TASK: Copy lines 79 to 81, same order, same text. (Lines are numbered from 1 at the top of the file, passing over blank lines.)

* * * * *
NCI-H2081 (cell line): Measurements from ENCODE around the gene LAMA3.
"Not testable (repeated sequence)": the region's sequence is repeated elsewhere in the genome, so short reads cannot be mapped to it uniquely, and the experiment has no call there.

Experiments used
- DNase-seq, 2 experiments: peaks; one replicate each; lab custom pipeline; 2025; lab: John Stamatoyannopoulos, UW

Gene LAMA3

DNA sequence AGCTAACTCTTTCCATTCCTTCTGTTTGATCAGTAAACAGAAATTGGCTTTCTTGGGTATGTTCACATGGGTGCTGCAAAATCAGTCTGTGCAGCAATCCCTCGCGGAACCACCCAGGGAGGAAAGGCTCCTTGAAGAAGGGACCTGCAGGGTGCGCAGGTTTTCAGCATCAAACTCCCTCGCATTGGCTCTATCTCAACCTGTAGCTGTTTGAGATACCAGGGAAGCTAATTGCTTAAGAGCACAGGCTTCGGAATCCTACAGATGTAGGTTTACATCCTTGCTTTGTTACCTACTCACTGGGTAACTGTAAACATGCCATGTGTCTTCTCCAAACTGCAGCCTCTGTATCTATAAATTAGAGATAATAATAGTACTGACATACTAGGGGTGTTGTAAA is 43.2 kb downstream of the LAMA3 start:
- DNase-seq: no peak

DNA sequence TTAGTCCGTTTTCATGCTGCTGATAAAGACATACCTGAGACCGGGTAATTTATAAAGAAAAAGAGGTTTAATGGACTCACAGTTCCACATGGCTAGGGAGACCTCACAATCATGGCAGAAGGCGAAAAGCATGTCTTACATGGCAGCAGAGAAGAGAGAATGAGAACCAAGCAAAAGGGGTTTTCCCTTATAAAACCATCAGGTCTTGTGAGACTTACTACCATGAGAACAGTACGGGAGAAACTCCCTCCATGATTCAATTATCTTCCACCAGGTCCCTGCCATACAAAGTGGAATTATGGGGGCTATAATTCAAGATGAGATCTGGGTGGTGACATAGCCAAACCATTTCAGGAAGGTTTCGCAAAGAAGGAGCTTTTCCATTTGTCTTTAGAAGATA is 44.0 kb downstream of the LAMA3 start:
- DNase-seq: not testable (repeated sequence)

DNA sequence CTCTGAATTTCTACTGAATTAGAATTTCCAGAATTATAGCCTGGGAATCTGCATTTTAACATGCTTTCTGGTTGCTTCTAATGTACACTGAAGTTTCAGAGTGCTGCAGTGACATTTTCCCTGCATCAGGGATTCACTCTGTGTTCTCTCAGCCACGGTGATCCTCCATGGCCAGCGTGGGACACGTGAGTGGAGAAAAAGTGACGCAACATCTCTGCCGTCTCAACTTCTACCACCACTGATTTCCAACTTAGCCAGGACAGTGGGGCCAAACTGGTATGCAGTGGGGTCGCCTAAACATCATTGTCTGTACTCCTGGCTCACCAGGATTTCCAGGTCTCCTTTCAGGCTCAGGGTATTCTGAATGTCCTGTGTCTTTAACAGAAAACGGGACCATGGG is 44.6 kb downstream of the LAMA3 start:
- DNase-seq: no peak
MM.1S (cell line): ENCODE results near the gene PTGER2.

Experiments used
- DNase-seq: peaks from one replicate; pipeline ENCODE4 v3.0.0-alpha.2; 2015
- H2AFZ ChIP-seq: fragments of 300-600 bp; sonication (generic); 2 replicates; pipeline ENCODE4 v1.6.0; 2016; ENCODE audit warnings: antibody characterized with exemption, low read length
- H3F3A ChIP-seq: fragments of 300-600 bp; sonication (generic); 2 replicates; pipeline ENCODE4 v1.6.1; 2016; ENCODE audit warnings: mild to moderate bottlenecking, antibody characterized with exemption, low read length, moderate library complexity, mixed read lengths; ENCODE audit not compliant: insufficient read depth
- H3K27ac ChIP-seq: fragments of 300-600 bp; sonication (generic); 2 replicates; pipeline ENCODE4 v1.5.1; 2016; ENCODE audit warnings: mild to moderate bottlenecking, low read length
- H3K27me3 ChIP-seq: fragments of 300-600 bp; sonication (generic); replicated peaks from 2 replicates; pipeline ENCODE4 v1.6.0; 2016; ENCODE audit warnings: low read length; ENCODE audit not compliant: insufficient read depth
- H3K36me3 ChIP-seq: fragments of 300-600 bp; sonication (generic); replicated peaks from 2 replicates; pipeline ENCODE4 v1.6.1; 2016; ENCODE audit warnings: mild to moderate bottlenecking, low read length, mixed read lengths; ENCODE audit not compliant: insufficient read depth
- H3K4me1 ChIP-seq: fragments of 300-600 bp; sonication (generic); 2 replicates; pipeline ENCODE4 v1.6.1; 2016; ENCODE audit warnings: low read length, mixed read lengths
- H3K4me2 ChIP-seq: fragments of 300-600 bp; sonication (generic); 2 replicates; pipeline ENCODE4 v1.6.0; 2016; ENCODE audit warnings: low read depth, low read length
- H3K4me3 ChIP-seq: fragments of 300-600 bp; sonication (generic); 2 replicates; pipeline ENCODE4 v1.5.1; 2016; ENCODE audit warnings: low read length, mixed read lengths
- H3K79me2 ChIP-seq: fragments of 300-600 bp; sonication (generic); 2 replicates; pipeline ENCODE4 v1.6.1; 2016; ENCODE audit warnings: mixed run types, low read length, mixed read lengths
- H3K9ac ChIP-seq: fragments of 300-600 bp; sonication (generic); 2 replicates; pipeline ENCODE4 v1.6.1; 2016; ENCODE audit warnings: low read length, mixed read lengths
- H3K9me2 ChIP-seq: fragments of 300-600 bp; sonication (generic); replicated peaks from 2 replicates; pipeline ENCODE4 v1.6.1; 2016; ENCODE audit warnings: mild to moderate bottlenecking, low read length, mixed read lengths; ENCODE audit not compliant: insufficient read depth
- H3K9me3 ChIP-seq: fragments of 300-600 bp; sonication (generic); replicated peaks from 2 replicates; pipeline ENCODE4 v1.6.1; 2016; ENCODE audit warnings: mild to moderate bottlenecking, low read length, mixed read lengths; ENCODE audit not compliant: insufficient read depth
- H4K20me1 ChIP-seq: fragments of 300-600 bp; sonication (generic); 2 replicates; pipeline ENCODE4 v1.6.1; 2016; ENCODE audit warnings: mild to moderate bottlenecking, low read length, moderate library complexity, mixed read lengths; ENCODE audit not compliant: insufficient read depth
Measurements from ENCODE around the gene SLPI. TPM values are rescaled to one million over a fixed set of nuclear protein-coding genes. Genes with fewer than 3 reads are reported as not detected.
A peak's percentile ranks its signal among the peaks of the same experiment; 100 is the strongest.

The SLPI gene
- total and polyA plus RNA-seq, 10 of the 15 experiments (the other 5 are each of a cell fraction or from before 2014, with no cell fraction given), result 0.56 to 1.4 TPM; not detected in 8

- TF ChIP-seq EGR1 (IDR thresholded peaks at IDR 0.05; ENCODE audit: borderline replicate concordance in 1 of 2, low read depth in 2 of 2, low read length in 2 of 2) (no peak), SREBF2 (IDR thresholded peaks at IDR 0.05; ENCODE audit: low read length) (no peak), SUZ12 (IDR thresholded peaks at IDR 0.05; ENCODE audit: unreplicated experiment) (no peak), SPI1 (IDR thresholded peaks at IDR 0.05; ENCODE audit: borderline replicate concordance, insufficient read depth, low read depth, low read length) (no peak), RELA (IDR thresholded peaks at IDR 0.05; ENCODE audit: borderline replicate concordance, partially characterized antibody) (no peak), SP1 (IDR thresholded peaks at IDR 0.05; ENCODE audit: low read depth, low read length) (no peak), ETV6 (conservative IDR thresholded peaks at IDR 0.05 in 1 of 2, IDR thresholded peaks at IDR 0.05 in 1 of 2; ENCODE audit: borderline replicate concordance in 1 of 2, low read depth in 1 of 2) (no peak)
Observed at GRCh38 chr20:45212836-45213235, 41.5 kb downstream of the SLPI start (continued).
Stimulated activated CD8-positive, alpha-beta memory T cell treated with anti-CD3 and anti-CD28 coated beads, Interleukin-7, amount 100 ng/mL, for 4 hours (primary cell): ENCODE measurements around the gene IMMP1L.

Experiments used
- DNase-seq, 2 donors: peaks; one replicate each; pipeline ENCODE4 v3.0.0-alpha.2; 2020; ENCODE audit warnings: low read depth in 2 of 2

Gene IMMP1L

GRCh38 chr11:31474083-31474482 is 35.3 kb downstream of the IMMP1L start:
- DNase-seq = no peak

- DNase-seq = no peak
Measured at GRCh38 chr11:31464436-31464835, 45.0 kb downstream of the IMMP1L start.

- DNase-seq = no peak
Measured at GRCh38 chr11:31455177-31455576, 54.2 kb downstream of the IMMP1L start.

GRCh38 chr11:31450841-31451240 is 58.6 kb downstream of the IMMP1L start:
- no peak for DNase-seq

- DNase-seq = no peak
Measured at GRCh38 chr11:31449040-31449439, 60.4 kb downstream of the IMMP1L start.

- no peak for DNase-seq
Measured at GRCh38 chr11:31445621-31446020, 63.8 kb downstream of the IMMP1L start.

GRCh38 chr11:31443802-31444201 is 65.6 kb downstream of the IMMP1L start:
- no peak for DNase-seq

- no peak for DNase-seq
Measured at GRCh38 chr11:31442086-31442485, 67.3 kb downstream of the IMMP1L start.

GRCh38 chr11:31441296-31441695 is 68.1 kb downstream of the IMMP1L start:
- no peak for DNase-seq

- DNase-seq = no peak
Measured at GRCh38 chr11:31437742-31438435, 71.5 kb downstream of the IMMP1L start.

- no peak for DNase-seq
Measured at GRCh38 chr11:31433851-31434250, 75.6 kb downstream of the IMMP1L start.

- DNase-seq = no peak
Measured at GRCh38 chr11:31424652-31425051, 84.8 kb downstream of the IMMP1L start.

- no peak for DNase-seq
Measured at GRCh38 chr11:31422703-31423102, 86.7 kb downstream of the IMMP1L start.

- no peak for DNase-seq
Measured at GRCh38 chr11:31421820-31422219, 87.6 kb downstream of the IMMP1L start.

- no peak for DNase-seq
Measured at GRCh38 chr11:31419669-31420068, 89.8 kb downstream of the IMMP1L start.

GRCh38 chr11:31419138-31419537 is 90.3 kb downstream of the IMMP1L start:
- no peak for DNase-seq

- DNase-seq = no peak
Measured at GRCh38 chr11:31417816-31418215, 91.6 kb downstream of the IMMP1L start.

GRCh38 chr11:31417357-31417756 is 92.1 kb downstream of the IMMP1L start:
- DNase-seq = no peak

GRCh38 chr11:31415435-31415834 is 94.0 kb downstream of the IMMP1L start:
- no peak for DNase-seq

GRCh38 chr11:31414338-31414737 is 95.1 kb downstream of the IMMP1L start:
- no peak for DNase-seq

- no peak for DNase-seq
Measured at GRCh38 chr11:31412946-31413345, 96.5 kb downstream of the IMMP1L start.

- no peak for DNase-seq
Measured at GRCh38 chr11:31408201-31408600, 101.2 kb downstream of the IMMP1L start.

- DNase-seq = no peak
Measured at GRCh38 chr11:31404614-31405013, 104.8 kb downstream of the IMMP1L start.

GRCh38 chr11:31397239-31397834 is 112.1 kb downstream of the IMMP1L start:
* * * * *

Measured at GRCh38 chr11:31412946-31413345, 96.5 kb downstream of the IMMP1L start.

- no peak for DNase-seq
Measured at GRCh38 chr11:31408201-31408600, 101.2 kb downstream of the IMMP1L start.